Spring is approaching. Or is it? Down in south Louisiana, we have the bulk of our winter weather now. While we spend most of our time in December running around in short sleeve shirts with the AC going, winter appears just as the Mardi Gras floats come barreling down the local towns in the frigid, damp and windy February nights.
Now I realize while talking about this, some of you have had it with shoveling snow, scraping windows and throwing salt down on the walkway. You would much rather be sipping on a warm cup of joe with a larger coat on in Fat City about now. You may be even peeking into another February tradition of finding out if Phil the groundhog saw his shadow to determine the upcoming season change.
I will say that I love any holiday that celebrates a fluffy and fuzzy figure (Christmas, Groundhog’s Day, my birthday). I am not a traditionalist at heart, however. I ponder on why so many holidays and traditions are followed, especially one that was created in the late 1800s to predict spring based on a rodent's shadow. Consider the fact that the shadow legend is only accurate less than 40 percent of the time and you can really begin to wonder why this is even on the calendar this year. Tradition is tradition after all.
So, the question looms, should we continue wrapping traditions into our lives that feed us false information, false hope that take up our time and energy just because it is what we are used to? Consider your business for example. This is an article in the great National Oil Lube News! If someone were to walk into your shop today, and questioned you on why you perform something a certain way, would you have a good answer? Would you just shrug and tell them that is how you do it.
Just like pulling the chubby groundhog out of the log, your procedure that you hold on to may not be hurting you. It may not be accurate, but it is what you do. So why fix something if it isn’t technically broken? Who needs data anyway? Sure, it can be done more efficiently, cheaper, and safer. Who needs that when you have a long-standing relationship with the comfort of repetition?
Which brings us to the other Groundhog’s Day tradition, when you watch the great Bill Murray slumber through his mundane life repeating mediocracy till it drives him to the edge. In the 1993 film, “Phil” is stuck, consumed in limbo as life seamlessly passes him by. Day after day, story after story, he quickly becomes a backdrop of his own life even though his ego makes him think he is the star. One day, inspiration strikes, and the realization sets in that his ways are exactly what is keeping him in this comatic existence. Once Phil realizes his desires are obtainable and it is in fact his own self-made obstacles that are holding him back, he can now make the needed adjustments to achieve his personal success.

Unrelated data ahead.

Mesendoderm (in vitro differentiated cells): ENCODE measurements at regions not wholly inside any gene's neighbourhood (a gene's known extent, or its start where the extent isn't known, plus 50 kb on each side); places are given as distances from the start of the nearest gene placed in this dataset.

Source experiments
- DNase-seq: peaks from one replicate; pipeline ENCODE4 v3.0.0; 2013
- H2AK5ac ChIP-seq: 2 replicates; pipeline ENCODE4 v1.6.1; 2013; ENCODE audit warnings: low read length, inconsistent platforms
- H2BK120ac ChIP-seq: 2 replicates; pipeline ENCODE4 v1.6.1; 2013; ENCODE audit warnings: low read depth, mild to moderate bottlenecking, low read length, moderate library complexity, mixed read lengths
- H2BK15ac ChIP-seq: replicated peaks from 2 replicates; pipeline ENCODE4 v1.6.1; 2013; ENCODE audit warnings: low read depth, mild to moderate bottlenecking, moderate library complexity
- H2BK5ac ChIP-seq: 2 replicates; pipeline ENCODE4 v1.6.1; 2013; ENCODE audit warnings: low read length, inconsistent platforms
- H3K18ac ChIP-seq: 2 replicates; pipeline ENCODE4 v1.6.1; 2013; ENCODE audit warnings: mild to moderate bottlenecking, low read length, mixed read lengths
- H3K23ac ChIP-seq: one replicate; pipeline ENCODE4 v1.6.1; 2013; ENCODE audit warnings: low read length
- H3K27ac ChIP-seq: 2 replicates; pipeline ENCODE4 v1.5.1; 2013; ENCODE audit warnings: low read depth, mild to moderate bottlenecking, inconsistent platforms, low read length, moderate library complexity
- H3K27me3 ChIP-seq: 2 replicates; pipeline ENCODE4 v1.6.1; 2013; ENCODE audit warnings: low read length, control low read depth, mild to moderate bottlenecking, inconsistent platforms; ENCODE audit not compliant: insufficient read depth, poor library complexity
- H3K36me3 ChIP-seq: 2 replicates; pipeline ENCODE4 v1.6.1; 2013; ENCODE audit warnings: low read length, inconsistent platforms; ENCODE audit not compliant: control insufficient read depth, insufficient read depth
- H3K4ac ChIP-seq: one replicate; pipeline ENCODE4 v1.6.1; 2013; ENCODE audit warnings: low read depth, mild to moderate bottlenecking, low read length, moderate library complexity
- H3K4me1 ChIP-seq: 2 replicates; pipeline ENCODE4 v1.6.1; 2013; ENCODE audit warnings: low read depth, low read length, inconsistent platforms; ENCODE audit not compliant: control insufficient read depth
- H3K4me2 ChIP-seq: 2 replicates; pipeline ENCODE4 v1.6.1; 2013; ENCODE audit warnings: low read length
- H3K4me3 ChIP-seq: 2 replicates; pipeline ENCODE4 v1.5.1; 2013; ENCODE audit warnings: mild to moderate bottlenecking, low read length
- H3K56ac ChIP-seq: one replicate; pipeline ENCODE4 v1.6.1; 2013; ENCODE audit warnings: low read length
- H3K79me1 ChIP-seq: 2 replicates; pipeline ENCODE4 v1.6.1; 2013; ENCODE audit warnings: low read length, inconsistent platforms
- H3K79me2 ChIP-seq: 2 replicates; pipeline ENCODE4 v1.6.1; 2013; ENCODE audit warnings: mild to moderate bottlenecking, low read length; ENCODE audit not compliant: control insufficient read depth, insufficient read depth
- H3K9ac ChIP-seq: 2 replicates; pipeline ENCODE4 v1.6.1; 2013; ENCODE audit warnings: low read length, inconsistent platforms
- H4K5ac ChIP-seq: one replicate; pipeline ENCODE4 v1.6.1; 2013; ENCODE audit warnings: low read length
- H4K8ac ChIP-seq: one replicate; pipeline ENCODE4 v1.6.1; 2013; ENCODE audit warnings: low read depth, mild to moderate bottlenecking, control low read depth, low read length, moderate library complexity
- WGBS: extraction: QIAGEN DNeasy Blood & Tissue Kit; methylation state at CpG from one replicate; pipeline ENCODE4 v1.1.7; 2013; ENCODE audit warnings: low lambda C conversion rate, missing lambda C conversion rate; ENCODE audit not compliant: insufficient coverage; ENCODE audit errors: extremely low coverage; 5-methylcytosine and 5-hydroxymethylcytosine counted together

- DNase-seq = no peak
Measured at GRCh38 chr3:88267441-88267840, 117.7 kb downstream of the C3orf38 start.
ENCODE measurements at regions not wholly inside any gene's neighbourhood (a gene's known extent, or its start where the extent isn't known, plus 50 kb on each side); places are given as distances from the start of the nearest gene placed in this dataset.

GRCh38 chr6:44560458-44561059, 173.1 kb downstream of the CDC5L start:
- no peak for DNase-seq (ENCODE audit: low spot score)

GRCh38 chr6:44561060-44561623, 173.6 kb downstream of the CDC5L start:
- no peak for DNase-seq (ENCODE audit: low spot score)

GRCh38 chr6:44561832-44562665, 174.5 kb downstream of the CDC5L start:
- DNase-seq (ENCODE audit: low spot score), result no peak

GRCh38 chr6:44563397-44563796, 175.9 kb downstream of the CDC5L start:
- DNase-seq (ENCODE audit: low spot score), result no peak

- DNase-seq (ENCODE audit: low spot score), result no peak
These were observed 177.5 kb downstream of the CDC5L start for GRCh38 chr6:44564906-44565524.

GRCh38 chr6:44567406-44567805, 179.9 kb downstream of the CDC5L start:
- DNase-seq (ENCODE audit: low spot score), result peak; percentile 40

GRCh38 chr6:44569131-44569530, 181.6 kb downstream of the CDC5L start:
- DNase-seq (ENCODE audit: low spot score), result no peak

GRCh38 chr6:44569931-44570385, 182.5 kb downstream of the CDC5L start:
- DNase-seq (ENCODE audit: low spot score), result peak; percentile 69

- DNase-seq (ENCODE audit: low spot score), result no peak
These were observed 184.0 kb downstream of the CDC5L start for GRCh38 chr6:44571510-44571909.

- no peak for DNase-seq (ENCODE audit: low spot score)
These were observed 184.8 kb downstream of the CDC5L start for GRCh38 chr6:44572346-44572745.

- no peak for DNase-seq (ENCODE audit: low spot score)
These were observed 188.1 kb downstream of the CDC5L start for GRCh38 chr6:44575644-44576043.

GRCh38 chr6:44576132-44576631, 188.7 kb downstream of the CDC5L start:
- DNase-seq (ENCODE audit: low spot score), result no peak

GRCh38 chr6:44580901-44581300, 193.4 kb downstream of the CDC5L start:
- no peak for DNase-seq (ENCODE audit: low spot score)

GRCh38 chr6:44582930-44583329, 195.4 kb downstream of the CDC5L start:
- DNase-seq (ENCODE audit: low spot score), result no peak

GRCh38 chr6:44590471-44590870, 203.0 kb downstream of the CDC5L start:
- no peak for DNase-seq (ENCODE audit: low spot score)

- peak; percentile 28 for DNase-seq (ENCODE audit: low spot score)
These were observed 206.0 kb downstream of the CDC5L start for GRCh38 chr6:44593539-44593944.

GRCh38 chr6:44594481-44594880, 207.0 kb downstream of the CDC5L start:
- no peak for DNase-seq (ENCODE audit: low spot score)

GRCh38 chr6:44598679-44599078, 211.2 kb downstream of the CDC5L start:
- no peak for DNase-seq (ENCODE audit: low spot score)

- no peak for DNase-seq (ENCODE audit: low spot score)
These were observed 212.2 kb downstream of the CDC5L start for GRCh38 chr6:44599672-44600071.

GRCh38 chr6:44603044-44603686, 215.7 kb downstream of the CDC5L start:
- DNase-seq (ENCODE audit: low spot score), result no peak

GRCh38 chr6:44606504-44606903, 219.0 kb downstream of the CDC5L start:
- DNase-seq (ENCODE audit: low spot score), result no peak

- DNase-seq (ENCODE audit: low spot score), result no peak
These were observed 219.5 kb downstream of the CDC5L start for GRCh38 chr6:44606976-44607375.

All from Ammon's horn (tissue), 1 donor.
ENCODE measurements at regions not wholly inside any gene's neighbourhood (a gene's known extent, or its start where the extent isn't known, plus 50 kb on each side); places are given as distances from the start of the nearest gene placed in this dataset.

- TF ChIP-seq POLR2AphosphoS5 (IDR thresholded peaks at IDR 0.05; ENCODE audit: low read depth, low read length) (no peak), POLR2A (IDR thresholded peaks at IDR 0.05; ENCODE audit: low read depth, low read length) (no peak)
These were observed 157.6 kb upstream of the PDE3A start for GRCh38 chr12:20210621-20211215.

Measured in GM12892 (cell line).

Your inspiration may be different. The desire to expand turns your attention to employee development rather than putting it all on your back. The desire to pay the bills and not lock the door creates a pathway to manage the books and watch the expenses better. The quest for success drives you to determine what success is and creates your path to achieve success.
It isn’t until we have these realizations that we begin to understand what is holding us back. “Good is the enemy of great” from the business writings of Jim Collins is one of the best lines I have read. This is never truer as we find ourselves buried in our traditions and habits that once were meant to make us great, but we settled into the trap of good. Life, and our chances to hit our desired goals slips away from us as we nestle into the resistance of fear and uncertainty from change.
Change is good of course. It brings us joy to know that something is coming that is different from what we have. We cheer when the groundhog doesn’t see his shadow as we think winter is over and the flowers will soon fill our lives again. We talk of greatness as if the groundhog is actually going to make it warmer. Change brings us new vehicles, new software, new guests and new hope. Change can only happen when we decide to look at our existence, question tradition and straighten our path to our personal goals. This starts with you and your Groundhog Day.